At this point, the woman rolls her eyes, dismissing the sink’s concerns (I do understand the hilarity of all this), and walks toward the shower. In a very polite voice, the shower says, “Excuse me, miss? He’s right. Those are tough water stains and that cleaner is not going to cut it. Truth is 85% of us have hard water and many don’t even know it. You need Lime-A-Way!”

The problem with this commercial lies in the way it distinctly racializes each inanimate object: the sink’s voice is distinctly African American while the shower’s voice is distinctly Caucasian. The commercial takes all this a step further when it attaches racist stereotypes to each voice. The sink’s concerns are superficial and based on appearance. The woman quickly dismisses them until the shower in a respectful voice tells her the same information, this time with the accompaniment of statistics. The sink represents the body while the shower represents the mind. It is the mind/body binary all over again.

It is clear that negative and positive attributes are being attached to race. The commercial associates manners and intellect with Caucasians, while it associates superficiality and impoliteness with African Americans. There is a reason why the commercial chose one voice to represent the sink and another to be the mouthpiece of the product they are trying to sell. Dominant culture, even in the 21st century, privileges one race and prefers one over the other. There may not be a genetic difference between each race, but culturally the distinctions are still reinforced.

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Mad Men and the Ableist Drive of Production

Although I am finding Mad Men deals with numerous social issues, disability seems to be far out on the fringes. In a 2009 episode entitled “Guy Walks into An Advertising Agency,” disability enters the conversation toward the end of the episode.

An accident results in a lawnmower running over the foot of Guy MacKindrick, a British employee at Sterling Cooper. Once this scene closes, we find Joan Holloway (the office manager) and Don Draper (the creative director) standing in a hospital waiting room. It is made clear once the British executives of the company arrive that MacKindrick has lost his foot. In response to this, one executive replies, “He was a great account man. A prodigy. Could talk a Scotsman out of a penny. Now that’s over.” Another replies, “The man is missing a foot. How’s he going to work? He can’t walk.”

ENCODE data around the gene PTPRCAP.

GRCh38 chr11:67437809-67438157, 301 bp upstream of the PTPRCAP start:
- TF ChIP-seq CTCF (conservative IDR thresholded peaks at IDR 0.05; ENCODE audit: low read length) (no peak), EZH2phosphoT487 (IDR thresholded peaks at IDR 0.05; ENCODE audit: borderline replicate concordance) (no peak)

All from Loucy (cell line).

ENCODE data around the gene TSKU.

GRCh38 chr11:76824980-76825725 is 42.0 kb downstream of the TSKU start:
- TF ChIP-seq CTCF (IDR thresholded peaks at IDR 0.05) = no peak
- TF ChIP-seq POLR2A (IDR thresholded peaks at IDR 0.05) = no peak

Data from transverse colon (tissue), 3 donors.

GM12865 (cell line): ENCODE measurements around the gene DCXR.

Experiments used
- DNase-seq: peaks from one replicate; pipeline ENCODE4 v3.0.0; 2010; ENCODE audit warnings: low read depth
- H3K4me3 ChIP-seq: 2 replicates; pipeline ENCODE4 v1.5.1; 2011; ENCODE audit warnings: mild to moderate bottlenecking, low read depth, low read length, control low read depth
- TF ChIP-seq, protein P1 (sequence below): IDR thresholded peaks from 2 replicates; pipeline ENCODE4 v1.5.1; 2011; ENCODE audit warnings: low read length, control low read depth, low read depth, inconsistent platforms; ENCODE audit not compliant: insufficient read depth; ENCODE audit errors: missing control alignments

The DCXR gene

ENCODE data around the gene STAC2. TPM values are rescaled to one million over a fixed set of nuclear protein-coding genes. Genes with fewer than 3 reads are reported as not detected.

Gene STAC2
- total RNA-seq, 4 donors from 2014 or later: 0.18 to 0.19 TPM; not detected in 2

The language used here evokes the equation of bodily integrity and ability with productivity. Particularly so in the 20th century, the able body was aligned with the principle of the working, producing body. Ability, and in many sense citizenship, relied on one’s output. Immediately, at the sign of a lost foot, MacKindrick’s effective and productive body is rendered useless. His bosses identify him as incapable to work. In many ways, this immediate dismissal from his job, even though he is a “great account man,” speaks to the connections drawn in the 20th century between work and ability. There exists the capitalistic belief that MacKindrick’s value to the company, and I would argue, his value as a person, is dependent upon his able-bodiedness, and thus, what he produces. This privilege is starkly called into question when he no longer possesses an able body. His “defective” body signifies lack in the highly capitalistic environment of the ad agency.

The belief that one’s body and personhood depends on what, and how much, one produces still exists in today’s culture. The stigma surrounding people with disabilities that are on Social Security Income (S.S.I.) speaks to our culture of production, the belief that a productive American must hold a job to be a “meaningful” human being. This faulty, ableist logic attaches stereotypes of laziness, ineffectiveness, and being a malingerer to the body of a person with a disability, particularly one who is one S.S.I. Most ironic, it is not that MacKindrick can no longer be an ad man with a missing foot. He can; however the agency is equating the lost foot with deficiency. MacKindrick’s disability now represents his entire being.

Perhaps one central reason why Mad Men does not have more episodes focusing on disability (and please note that I have come to the show late; I am only on season two and I will be keeping my eye out for more disability readings) is because the act of selling ads is contingent upon a discourse of perfection and idealism. In our ableist culture, the ideal body possesses compulsory heterosexuality and able-bodiedness. People with disabilities do not exist in this environment, or if they do, they are, as in MacKindrick’s case, removed.